so why doesnt it work?

Discussion in 'Hybrid' started by jbehr, Sep 23, 2010.

  1. powerabout
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    powerabout Senior Member

    What might come first is that some Marina's/countys will make a rule ( or the EPA wil do it) that you can't run your engine in the marina only once you are outside?
    Boats have only just started to be hit in the US so there will be plenty to come.
    Electric only boats on some lakes cant be far away.
    Electric boat racing in the US is growing.
    Some or all of the above will move technology forward
     
  2. apex1

    apex1 Guest

    We have such rules on many European lakes, therefore (no wonder) Austria has the highest density in electric boats.
    But these rules did not make any battery system storing more energy than before.
    As far as we rely on batteries as our storage, we have to wait at least for another 20 or more years before the situation might change. Industry and science do not even know in which direction to think about substantial improvements, let alone test samples. And from the first ideas to reliable and affordable proucts, suitable for marine use, 20 years are not uncommon.
     
  3. powerabout
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    powerabout Senior Member

    Maybe we need to introduce a racing class based on weight/distance etc etc to drive some research?
    Is there electric boat racing in Austria?
     
  4. apex1

    apex1 Guest

    Dunno.............
     
  5. CDK
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    CDK retired engineer

    Two examples how racing and rules stimulate electric boating:

    1. In this year's "Friesland Solar Challenge" in Holland there was a solar powered planing boat that really worked. A huge craft with only a cramped cockpit surrounded by solar panels.

    2. The Plitvice waterfalls in Croatia are in a nature park with a number of lakes where IC engines are not allowed. Many thousands of tourists are transported each day by electric boats, each carrying up to 60 people. The boats are operated from sunrise to sunset and are charged at night. At the main jetty there are sockets for additional charging in summertime during the unloading and loading of passengers, which is then stretched to approx. 30 minutes. When the days get shorter and the number of visitors drops, they omit additional charging.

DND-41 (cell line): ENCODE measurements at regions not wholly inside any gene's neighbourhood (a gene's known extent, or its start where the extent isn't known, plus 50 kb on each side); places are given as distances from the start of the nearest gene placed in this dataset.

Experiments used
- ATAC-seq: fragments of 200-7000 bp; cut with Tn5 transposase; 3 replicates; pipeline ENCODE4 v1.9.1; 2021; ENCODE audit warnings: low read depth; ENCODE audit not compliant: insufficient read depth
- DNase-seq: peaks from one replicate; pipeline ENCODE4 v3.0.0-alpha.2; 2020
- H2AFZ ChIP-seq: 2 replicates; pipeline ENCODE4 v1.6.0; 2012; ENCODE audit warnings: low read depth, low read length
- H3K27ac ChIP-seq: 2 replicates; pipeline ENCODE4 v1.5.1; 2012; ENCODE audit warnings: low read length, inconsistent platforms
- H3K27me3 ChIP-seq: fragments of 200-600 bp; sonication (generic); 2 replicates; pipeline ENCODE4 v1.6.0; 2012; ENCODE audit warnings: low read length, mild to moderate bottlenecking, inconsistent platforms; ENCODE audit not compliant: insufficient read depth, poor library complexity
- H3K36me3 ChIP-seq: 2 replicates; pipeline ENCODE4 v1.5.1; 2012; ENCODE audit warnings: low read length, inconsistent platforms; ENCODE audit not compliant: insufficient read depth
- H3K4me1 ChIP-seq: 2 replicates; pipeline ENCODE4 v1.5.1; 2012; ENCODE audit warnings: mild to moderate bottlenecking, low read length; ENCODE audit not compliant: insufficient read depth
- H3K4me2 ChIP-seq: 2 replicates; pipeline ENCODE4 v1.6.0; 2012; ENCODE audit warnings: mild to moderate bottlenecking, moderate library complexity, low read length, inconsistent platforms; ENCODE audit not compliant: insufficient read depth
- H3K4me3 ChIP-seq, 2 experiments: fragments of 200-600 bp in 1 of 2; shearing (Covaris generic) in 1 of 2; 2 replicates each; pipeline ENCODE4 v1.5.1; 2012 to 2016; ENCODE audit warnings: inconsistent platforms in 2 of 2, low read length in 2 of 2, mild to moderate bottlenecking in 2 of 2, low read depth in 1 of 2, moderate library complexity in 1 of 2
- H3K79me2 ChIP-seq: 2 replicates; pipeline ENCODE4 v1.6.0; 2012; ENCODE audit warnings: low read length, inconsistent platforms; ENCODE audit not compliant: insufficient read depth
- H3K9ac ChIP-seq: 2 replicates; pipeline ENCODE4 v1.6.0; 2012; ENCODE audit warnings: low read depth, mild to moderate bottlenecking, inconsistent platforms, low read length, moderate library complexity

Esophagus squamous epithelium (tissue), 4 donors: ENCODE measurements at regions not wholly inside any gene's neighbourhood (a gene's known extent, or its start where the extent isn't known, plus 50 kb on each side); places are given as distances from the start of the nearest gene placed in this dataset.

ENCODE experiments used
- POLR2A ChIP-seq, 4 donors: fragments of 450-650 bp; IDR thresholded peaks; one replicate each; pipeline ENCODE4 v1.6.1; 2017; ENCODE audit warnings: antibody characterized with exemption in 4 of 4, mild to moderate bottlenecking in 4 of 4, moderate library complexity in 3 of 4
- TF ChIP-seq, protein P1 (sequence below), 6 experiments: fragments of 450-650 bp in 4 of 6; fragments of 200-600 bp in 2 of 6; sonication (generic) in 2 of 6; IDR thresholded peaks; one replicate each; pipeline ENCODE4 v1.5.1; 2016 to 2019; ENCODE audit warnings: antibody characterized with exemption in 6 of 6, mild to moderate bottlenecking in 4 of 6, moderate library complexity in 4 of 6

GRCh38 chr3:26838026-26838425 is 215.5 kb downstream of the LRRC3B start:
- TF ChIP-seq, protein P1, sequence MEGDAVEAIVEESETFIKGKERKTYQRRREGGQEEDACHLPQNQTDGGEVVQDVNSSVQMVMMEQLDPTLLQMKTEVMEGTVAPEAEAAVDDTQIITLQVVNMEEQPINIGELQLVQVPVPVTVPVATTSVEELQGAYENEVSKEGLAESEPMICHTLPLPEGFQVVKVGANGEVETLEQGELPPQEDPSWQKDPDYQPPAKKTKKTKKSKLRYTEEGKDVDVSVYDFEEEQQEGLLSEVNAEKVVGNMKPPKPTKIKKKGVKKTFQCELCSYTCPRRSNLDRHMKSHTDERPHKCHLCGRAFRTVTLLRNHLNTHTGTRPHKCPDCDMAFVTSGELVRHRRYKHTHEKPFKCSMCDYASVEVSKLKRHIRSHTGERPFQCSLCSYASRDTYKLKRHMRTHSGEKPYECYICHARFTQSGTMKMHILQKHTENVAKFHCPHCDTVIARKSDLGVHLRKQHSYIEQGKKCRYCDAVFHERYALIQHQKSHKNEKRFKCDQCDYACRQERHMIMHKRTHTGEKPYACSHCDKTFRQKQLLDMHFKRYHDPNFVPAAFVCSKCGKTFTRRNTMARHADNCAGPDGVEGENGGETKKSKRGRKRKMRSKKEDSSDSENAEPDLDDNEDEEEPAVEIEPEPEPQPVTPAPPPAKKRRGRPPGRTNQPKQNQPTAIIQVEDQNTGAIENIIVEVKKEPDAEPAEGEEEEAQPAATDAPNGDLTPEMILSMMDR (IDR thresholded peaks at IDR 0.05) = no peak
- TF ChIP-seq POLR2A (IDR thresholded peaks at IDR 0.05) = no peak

6. apex1

    apex1 Guest

    I´ll come back on that, once the Friesland Rallye goes round Cape Verde and back, or the Plitvice boats open the New York line on daily schedule.

    Ok?:?:
     
  7. CDK
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    CDK retired engineer

    That will be around the same time when the Atlantic power grid will be operational: floating sockets with a radar reflector every 50 miles.
     
  8. daiquiri
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    daiquiri Engineering and Design

    If important sponsors would find it convenient to throw their money in such a competition, It might work. It would probably have to be a world-wide hyped event, like a F1, a MotoGP or the America Cup racing, in order to attract sufficient audience and bring sponsor money to the research.

    But I believe that military-funded research will probably deliver the results in this field in much shorter time. Let's just hope that it won't be too long before the resulting technology becomes available for civil use.
     
  9. FAST FRED
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    FAST FRED Senior Member

    But I believe that military-funded research will probably deliver the results in this field in much shorter time. Let's just hope that it won't be too long before the resulting technology becomes available for civil use.



    You could have written that anytime in the past 40-50 years.

    The world is desperate for more efficient energy storage .

    Batteries suck, compressed air sucks , and pumping water up a hill sucks.